Review by Choice Review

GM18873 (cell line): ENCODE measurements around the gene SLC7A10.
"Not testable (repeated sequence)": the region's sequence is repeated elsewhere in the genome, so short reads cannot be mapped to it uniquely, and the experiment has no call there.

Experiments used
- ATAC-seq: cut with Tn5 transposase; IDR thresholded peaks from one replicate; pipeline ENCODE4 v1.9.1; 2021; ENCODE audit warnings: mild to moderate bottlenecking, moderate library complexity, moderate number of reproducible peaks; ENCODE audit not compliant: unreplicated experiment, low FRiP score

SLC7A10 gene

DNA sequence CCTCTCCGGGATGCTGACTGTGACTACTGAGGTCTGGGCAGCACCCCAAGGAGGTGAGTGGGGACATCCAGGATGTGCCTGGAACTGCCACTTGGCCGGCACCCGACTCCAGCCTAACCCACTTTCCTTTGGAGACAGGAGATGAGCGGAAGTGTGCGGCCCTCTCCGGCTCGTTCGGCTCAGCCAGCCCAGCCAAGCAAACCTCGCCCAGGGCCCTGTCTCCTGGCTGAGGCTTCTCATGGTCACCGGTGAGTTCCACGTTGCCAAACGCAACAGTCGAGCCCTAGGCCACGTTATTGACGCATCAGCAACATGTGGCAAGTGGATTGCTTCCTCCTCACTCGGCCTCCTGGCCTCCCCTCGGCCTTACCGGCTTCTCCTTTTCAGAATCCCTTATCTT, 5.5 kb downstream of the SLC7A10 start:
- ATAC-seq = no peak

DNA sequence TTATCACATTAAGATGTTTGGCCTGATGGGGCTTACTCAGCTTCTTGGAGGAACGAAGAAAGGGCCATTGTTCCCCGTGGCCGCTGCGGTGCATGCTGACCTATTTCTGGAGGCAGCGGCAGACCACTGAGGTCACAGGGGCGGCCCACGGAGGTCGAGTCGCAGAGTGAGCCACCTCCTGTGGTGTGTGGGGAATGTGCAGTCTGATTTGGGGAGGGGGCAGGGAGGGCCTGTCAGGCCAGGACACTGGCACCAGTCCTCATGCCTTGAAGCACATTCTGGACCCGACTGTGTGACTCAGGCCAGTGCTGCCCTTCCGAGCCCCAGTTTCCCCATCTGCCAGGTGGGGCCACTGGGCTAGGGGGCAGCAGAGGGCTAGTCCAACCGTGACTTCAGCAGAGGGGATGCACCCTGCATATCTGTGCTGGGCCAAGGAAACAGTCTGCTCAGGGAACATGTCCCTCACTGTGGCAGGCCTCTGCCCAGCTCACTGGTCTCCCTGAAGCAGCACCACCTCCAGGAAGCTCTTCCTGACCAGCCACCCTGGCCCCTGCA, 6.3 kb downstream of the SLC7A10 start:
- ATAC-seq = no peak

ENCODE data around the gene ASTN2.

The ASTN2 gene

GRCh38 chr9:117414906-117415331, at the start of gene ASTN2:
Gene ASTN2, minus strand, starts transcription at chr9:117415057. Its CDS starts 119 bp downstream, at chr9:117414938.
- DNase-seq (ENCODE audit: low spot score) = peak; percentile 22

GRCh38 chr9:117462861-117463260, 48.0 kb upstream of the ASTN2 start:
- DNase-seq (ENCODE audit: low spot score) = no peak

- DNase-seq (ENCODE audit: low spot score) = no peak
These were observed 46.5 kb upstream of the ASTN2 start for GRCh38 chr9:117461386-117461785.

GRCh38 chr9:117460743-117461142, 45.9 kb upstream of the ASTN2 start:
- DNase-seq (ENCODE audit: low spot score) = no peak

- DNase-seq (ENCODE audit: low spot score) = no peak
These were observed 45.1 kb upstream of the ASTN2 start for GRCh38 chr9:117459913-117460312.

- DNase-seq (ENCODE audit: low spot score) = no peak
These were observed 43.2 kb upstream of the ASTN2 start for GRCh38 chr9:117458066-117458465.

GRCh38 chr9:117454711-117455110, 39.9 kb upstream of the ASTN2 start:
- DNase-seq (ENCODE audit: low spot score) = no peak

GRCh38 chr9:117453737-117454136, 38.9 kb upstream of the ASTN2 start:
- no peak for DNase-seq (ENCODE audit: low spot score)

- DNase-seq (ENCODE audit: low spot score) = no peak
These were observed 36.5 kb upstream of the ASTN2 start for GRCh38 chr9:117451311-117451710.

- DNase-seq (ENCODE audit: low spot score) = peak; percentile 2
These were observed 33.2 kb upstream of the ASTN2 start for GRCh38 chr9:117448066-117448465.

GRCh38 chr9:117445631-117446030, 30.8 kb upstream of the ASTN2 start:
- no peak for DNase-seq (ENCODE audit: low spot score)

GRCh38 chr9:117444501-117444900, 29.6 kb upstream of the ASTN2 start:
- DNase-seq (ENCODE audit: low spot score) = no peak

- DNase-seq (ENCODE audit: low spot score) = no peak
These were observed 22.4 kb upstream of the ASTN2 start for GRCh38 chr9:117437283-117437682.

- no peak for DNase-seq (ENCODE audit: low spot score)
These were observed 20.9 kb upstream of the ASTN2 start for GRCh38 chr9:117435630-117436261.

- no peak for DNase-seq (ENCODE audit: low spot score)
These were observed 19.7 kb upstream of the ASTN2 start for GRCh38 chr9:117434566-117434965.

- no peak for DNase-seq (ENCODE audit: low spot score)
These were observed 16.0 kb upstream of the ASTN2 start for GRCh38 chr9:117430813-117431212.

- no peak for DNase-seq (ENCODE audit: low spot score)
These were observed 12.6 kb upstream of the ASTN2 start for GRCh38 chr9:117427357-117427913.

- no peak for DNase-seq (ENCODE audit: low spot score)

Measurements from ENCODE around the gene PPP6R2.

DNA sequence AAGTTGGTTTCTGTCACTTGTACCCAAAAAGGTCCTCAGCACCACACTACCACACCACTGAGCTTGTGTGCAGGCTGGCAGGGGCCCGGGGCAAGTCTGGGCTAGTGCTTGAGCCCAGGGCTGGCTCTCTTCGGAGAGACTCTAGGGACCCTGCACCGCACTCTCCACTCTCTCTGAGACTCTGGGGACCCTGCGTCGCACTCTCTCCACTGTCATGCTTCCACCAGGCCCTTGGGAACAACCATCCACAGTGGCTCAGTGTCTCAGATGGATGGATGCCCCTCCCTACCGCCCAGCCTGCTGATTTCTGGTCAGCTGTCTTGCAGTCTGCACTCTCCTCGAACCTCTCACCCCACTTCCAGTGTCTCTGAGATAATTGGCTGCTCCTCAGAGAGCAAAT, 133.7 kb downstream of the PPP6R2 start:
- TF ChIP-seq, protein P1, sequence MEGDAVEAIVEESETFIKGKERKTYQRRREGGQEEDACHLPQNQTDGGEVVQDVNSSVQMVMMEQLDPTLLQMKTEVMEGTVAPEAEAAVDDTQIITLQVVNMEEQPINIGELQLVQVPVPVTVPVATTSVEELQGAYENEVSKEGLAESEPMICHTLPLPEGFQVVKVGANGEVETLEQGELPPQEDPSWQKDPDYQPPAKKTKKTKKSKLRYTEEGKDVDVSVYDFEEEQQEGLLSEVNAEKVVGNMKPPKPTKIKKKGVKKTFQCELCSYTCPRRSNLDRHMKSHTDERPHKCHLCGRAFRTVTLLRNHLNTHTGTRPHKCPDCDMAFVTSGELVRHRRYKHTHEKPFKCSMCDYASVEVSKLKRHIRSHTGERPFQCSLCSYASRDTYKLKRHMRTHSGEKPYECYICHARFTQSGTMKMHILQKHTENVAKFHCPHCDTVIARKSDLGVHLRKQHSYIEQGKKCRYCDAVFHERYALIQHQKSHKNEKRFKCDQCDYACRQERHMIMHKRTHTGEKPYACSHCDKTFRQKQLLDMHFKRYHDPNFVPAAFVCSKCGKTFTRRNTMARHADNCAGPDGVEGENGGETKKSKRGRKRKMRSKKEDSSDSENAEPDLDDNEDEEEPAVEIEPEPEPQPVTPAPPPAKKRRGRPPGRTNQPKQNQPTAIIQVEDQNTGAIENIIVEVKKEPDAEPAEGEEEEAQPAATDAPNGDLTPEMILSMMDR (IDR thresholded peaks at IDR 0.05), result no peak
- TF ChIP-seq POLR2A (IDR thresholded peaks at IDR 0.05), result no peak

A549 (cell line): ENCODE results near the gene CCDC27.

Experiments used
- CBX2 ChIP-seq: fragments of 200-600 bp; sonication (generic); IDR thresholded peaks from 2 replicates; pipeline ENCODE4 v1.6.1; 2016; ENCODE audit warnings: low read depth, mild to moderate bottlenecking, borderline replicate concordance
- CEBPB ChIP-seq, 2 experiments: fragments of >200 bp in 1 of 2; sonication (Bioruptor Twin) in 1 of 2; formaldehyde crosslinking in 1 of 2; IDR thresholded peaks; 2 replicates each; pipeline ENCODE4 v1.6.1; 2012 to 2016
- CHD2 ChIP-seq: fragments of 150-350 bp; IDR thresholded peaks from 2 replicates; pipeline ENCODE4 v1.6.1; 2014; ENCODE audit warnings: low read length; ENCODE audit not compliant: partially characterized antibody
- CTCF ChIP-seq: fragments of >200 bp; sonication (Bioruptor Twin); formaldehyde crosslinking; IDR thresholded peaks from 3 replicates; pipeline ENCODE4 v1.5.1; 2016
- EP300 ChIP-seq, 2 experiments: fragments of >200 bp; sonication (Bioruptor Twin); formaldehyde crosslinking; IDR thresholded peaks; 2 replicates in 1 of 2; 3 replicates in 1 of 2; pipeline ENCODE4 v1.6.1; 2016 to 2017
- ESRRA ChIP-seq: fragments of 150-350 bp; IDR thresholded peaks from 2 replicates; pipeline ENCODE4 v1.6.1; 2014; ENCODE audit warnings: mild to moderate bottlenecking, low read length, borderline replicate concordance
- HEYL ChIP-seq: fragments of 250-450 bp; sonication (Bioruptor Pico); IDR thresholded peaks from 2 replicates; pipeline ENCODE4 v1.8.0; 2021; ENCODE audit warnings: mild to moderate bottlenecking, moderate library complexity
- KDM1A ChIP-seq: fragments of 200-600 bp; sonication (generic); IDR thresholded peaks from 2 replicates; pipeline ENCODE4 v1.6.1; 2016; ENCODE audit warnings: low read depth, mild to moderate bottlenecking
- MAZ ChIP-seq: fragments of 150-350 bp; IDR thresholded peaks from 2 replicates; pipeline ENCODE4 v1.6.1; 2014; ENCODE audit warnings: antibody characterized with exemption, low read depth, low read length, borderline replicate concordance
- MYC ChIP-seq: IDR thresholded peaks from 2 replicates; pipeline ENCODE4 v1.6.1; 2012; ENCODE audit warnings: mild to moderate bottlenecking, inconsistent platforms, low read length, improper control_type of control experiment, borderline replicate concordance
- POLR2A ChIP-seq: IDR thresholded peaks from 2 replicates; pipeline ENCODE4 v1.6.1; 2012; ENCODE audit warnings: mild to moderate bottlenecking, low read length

Ellison's place in American letters is fixed, for better or worse, on one novel, Invisible Man (1952). The "better" part is that Invisible Man is a superb and compelling novel; the "worse" part is that the much-discussed and anticipated second novel (never completed) became both a public and private struggle. Thus, the questions about Ellison's gifts as a novelist and about his commitment to political action during the Civil Rights Movement remain unanswered and unanswerable. The questions about racial commitment are, perhaps, unfair, but they remain nonetheless. Rice (Shorter College) attempts not so much to answer these questions as to shed light on the discussion. He examines evidence from Ellison's own pen, both directed statements from his essays and undirected statements from his novels. Rice's approach is reasonably direct, a feat given the complex and sometimes confusing material he is working with. The casual or nonspecialist reader will find the discussion slow and difficult, but those versed in Ellison, African American literature, and of the art of the novel per se will find this a useful contribution to the literature. ^BSumming Up: Recommended. Upper-division undergraduates through faculty. J. A. Zoller Houghton College
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